In this week's blog: Find out the differences between younger and older workers when it comes to (workplace) savings
Ever since auto-enrolment, Tom has been putting money into his pension every month.
But he also has a savings account, which he tops up whenever he has some spare cash. He is planning to use the money on a new kitchen, eventually.
He really wants to improve his lifestyle.
Unfortunately, he doesn’t top up the account every month. He likes spending on “nice to haves” – after all, what would life be like without the occasional luxury?
And he worries that his spending gets out of control too often… Which is why his kitchen has not yet been upgraded.
Can you guess how old Tom is likely to be?
We recently surveyed 2,000 people about their approach to money and savings.
And while there were many more similarities than differences, those under the age of 45 and those over 45 sometimes displayed very distinctive attitudes.
Understanding the subtleties can be important, if you want to encourage your staff to save more.
So, how old is Tom?
Of course, there are “Toms” in every age bracket.
But our research showed that his financial behaviour was more typical of people under the age of 45.
Younger respondents to our survey were less financially disciplined.
Even though they were far more likely to have credit card debt or a loan other than their mortgage (59% of under 45s to 42% of those over 45), they were much less likely to prioritise paying off debt (49% to 59%).
And while, of course, just getting by day-to-day would be a priority for most people, younger people were also more likely to spend money on buying new things (50% to 40%) and far more likely to spend on “nice to haves” (42% to 23%).
Why? The most common answer was “to improve my life” (29%), while older people were more likely to spend on luxuries in order to do something nice for someone else (30%).
Perhaps as a result, younger people were more likely to admit buying more than they can afford (54% to 30%) and to feel like their spending was out of control (16% to 9%).
When it came to savings, rather surprisingly, more younger people in our survey were actually putting money into a workplace pension (71.6% compared to 65.4%), perhaps because the older contingent had opted out as they already have workplace pension provision from previous jobs, or have other forms of saving.
And – going against conventional wisdom - the two groups put aside money for other purposes at remarkably similar rates. 52% of older people saved regularly, compared to 53% of younger people.
But why, and how, they saved differed.
Younger people were more likely to save for a specific objective, like a house or holiday (23% to 19%). They were less concerned with long-term security (31% to 36%).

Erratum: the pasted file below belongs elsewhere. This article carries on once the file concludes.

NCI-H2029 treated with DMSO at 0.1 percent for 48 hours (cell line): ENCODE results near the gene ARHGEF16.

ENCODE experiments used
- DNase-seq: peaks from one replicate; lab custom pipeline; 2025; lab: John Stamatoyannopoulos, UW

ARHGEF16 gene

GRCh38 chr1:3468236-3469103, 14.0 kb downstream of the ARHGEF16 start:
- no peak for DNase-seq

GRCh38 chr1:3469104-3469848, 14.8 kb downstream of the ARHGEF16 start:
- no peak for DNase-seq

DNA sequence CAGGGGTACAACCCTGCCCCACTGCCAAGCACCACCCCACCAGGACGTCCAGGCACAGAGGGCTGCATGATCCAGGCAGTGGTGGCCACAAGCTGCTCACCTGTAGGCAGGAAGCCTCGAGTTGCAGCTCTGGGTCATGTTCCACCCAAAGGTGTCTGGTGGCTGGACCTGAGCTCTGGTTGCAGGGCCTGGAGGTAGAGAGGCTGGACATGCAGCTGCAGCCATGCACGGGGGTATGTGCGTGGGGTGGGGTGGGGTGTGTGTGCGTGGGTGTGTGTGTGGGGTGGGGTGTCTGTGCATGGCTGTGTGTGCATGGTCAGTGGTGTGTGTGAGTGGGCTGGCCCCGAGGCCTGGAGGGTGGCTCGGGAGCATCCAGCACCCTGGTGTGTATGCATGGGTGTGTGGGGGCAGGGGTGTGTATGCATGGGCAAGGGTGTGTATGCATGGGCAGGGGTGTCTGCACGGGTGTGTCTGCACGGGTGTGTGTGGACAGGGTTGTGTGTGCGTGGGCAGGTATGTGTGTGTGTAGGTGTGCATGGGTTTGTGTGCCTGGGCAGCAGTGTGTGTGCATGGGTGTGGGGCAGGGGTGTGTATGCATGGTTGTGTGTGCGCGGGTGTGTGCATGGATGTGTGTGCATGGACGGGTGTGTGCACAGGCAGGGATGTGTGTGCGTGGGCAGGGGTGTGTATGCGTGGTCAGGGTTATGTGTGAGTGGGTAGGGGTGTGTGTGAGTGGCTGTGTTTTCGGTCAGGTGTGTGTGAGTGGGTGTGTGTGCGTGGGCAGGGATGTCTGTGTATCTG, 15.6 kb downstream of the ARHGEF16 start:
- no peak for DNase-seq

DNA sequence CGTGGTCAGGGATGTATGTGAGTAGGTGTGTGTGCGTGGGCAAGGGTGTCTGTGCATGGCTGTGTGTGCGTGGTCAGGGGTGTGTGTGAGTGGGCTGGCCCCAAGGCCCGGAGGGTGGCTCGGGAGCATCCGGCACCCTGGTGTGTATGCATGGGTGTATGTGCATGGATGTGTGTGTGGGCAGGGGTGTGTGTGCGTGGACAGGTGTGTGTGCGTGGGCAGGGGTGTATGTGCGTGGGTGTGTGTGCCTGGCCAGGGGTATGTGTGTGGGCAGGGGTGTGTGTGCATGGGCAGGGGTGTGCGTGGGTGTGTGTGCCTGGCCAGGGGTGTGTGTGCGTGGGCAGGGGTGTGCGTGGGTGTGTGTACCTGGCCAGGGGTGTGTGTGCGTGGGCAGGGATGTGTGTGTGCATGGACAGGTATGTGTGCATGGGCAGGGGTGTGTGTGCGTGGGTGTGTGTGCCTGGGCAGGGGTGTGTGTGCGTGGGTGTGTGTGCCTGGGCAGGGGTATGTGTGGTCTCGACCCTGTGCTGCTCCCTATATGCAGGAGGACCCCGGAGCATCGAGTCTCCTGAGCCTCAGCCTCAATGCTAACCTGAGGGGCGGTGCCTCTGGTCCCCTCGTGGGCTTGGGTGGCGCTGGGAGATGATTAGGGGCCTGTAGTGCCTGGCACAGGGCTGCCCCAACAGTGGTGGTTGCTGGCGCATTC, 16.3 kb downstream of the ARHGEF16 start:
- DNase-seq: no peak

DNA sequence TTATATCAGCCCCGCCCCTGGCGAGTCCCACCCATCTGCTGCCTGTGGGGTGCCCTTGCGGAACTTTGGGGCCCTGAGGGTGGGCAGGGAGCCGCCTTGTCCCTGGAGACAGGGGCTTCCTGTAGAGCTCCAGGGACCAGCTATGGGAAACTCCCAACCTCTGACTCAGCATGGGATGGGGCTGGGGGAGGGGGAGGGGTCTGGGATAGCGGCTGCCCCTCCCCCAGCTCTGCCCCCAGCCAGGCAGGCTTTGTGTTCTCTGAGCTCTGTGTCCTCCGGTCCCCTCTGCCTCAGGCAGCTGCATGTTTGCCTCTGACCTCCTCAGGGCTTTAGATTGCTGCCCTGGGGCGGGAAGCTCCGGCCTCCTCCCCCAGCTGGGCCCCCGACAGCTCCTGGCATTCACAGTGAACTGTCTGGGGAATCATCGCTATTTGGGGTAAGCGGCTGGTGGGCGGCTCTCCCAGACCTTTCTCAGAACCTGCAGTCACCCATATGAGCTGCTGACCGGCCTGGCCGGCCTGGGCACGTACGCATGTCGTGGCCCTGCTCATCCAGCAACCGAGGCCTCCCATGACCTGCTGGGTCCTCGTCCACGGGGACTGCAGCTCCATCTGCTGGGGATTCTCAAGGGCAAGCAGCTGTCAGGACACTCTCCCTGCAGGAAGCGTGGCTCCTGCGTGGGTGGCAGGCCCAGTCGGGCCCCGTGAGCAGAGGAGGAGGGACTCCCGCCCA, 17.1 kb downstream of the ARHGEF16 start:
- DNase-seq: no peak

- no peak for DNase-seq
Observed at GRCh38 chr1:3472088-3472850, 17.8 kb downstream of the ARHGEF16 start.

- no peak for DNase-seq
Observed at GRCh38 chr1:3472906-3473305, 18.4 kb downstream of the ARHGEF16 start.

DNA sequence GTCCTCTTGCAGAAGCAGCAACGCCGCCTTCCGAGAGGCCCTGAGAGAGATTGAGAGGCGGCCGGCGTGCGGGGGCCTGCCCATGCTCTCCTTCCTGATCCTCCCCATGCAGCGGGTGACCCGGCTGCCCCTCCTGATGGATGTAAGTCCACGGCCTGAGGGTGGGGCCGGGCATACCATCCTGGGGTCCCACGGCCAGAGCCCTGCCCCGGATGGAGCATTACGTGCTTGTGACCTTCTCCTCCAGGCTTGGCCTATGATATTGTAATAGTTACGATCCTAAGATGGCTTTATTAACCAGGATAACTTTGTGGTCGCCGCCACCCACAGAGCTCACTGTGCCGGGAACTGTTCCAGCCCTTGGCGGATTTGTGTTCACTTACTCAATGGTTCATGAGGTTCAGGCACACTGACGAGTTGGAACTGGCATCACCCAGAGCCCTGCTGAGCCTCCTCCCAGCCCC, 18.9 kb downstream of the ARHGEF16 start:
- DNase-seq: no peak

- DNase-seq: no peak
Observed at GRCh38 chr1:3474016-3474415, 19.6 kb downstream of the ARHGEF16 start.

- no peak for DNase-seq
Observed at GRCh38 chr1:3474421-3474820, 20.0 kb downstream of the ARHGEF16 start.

They also preferred to save in bigger lumps (43% to 31%), rather than making steady savings payments – perhaps because they are saving when the money is available, rather than on a consistent basis.
What are the implications for your company?
We all know that if you want to encourage your employees to save more into their pension, you have to communicate to younger people differently than to older people.
When retirement is four or five decades away, you will have different financial priorities to someone whose retirement is a mere 10 or 15 years away.
But this survey shows that you may need to make some other changes too.
The younger people we spoke to are not against saving – most of them try their best to put money away. But they are still more likely to save for short- or medium-term needs, as and when they have the money to do so.
So perhaps, in addition to your workplace pension, you could consider offering employees the option to pay into a workplace ISA. This could particularly appeal to younger employees as it can be used to save up for shorter term needs. Of course it would be essential to ensure employees understand the differences between both products and their respective merits.
Someone like Tom would probably love to have the facility to make automatic payments towards his home improvements, or other specific goals.
It’s true that this money will probably never be put towards Tom’s retirement.
But it is likely to embed the habit of saving…
And prove its value.
And we know that people are more likely to save for their pension if they have good saving habits overall, because saving becomes a normal part of their financial behaviour.
When retirement is a little closer, all that is left for you to do is to persuade employees like Tom to save for the right thing.
PS: there were many other fascinating findings in our survey, particularly around how younger and older people want to receive their pension comms. Check them out here.
Source: Punter Southall Aspire research, July 2018